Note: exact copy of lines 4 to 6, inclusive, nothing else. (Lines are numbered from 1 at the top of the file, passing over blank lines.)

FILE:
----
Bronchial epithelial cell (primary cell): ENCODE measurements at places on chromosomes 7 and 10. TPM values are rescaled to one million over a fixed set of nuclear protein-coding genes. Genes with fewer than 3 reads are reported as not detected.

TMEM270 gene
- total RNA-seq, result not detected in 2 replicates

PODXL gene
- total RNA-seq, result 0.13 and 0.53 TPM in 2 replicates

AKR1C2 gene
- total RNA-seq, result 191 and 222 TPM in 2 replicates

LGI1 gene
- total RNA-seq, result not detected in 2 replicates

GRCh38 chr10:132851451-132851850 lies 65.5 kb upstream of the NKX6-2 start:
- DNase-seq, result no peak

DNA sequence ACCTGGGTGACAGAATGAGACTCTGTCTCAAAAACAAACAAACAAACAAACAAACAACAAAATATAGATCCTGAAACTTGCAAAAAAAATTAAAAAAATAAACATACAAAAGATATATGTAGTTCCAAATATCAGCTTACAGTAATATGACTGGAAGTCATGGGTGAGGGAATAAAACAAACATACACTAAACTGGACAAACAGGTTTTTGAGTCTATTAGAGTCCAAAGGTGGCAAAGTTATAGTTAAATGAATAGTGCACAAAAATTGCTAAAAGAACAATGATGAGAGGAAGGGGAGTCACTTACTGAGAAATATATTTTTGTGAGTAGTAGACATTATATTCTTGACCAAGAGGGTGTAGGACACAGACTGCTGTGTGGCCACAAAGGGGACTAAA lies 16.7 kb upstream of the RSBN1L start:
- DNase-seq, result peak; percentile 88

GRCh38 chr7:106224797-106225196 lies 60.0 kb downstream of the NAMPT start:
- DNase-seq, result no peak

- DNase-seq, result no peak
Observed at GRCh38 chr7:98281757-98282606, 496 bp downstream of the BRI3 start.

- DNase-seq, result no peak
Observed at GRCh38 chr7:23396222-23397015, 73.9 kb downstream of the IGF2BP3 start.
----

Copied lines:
PODXL gene
- total RNA-seq, result 0.13 and 0.53 TPM in 2 replicates

AKR1C2 gene